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J Am Soc Echocardiogr. 2014 May;27(5):540-6. doi: 10.1016/j.echo.2014.01.026. Epub 2014 Mar 15.

Extracardiac findings on routine echocardiographic examinations.

Author information

  • 1Cardiology Division, Temple University School of Medicine, Philadelphia, Pennsylvania. Electronic address: adnanalkhouli@gmail.com.
  • 2Department of Internal Medicine, Boston University, Boston, Massachusetts.
  • 3Cardiology Division, Temple University School of Medicine, Philadelphia, Pennsylvania.
  • 4Massachusetts General Hospital, Harvard Medical School, Boston, Massachusetts.

Abstract

BACKGROUND:

Incidental extracardiac findings (ECFs) have been described and studied in myocardial perfusion imaging, cardiac computed tomography, and cardiac magnetic resonance scanning. The literature is surprisingly limited with regard to ECFs in echocardiography. The aim of this study was to evaluate the prevalence and the clinical significance of ECFs in routine echocardiographic studies.

METHODS:

The literature in other cardiovascular modalities was searched to identify and classify ECFs. ECFs in reports of transthoracic and transesophageal echocardiographic studies performed at Temple Health Network between 2009 and 2011 were sought. A sensitivity analysis was performed by reviewing the actual echocardiographic images for a subset of studies (n = 350) to determine the sensitivity and specificity of the results. The electronic medical records of patients with ECFs on echocardiography were then retrospectively reviewed, except for those with pleural effusions and descending aortic atheroma.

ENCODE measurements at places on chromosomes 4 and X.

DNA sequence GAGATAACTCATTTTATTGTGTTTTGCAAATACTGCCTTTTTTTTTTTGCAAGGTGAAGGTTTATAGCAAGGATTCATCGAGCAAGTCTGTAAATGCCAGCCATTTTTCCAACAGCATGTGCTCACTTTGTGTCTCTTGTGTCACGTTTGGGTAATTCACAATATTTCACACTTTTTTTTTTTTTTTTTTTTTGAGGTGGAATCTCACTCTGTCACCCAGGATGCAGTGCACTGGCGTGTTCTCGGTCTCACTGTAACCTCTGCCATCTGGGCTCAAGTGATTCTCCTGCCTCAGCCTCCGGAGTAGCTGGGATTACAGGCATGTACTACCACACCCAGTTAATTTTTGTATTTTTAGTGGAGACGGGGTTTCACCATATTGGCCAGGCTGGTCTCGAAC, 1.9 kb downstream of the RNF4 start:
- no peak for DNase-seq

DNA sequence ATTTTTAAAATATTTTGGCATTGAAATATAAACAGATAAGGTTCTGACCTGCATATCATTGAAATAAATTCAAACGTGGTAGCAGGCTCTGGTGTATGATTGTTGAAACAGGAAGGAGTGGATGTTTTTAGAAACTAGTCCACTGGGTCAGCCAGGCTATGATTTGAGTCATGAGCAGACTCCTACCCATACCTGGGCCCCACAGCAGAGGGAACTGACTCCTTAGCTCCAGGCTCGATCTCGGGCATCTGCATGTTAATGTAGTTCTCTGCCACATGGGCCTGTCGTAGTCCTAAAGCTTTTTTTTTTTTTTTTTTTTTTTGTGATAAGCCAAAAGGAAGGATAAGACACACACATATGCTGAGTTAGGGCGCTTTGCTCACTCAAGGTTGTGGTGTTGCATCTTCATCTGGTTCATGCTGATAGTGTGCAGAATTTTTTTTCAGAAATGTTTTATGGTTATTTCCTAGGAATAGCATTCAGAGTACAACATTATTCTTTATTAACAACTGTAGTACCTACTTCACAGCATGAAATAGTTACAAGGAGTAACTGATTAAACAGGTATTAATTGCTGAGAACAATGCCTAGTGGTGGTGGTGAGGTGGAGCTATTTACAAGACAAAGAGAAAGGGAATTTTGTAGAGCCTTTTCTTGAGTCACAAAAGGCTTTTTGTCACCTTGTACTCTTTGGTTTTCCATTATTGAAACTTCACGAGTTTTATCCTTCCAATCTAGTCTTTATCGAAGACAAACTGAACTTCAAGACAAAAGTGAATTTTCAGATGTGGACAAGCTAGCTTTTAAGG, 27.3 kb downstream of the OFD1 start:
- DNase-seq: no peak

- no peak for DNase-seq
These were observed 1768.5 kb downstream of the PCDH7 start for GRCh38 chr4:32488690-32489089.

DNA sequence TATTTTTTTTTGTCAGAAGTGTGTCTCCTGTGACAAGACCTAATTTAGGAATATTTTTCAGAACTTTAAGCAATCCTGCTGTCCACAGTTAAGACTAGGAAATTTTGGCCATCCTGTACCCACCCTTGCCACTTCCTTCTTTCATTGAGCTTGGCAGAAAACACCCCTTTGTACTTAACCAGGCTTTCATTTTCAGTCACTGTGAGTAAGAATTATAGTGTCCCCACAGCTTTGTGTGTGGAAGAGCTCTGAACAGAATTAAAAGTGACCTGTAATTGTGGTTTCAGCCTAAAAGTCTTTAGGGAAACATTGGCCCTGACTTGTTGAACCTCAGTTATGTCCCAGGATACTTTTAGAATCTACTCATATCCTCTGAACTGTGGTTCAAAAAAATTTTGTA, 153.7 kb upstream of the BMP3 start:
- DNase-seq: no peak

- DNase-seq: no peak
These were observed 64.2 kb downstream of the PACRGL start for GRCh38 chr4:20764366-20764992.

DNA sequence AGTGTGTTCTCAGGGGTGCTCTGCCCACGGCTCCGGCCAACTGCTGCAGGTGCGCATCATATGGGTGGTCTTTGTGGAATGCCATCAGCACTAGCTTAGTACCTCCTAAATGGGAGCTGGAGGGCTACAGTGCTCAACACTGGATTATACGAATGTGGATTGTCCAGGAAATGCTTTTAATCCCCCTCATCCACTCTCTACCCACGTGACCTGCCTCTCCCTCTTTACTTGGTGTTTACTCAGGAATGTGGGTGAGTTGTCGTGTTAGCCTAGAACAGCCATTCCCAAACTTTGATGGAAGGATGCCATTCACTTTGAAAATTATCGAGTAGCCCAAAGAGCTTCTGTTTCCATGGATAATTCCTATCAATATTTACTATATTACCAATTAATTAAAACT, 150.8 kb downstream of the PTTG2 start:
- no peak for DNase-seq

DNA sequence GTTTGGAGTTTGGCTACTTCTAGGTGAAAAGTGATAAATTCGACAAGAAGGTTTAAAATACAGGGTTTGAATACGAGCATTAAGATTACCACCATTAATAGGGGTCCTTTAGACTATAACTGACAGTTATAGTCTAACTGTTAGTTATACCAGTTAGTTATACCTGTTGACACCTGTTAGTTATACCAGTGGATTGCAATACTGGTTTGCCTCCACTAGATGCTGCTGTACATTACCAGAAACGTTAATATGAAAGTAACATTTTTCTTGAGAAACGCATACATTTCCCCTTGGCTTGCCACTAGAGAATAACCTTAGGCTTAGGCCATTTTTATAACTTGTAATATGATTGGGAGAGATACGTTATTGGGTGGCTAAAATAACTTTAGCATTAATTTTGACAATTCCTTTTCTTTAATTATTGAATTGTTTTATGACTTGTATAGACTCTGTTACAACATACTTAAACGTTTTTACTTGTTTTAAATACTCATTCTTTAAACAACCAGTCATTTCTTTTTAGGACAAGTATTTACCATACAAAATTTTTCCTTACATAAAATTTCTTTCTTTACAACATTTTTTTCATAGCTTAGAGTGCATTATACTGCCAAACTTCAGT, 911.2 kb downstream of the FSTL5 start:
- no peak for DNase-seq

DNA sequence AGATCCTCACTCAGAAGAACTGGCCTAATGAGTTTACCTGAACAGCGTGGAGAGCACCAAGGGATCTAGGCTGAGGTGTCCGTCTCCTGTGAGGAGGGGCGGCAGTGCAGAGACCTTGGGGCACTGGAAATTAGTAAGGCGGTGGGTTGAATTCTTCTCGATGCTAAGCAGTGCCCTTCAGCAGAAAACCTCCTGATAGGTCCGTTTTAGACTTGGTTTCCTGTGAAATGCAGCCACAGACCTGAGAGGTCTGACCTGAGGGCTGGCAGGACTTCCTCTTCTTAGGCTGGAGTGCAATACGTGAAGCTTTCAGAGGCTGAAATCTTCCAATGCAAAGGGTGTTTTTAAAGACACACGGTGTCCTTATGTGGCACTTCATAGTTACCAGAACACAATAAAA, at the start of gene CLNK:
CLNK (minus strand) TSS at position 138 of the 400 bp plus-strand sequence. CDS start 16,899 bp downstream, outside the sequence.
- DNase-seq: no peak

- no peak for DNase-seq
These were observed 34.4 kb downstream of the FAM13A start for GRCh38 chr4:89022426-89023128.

RESULTS:

A total of 41,067 echocardiographic studies performed between September 2008 and September 2011 (39,269 transthoracic and 1,798 transesophageal studies) were screened. Of these studies, 66.5% were performed in the inpatient setting and 33.5% in the outpatient setting. The prevalence of ECFs was 4.4% (1,797 findings) and was constant during the study years. Pleural effusion was the most common ECF on transthoracic echocardiography, while descending aortic atheroma was the most common ECF on transesophageal echocardiography. Detailed chart reviews were performed in all patients with ECFs, except those with pleural effusion and descending aortic atheroma (351 cases). ECFs on echocardiography led to new diagnoses and altered management in the majority of patients with vascular or liver findings.

CONCLUSIONS:

In this large consecutive series, ECFs on echocardiography were relatively uncommon and had variable clinical implications. The majority or ECFs are likely low-risk findings (pleural effusion, ascites, and hiatal hernia) and can be managed conservatively. "Higher risk" findings such as liver abnormalities, inferior vena cava filling defects, mediastinal masses, and descending aortic dilatation frequently lead to significant changes in clinical management. There is a need for uniform reporting, appropriate training, and the establishment of national guidelines for ECFs on echocardiography.

Copyright © 2014 American Society of Echocardiography. Published by Mosby, Inc. All rights reserved.

KEYWORDS:

Ascites; Cardiovascular imaging; Descending aortic dilatation; ECG; Echocardiography; Extracardiac findings; Extracardiac mass; Liver mass; Pleural effusion

[PubMed - indexed for MEDLINE]
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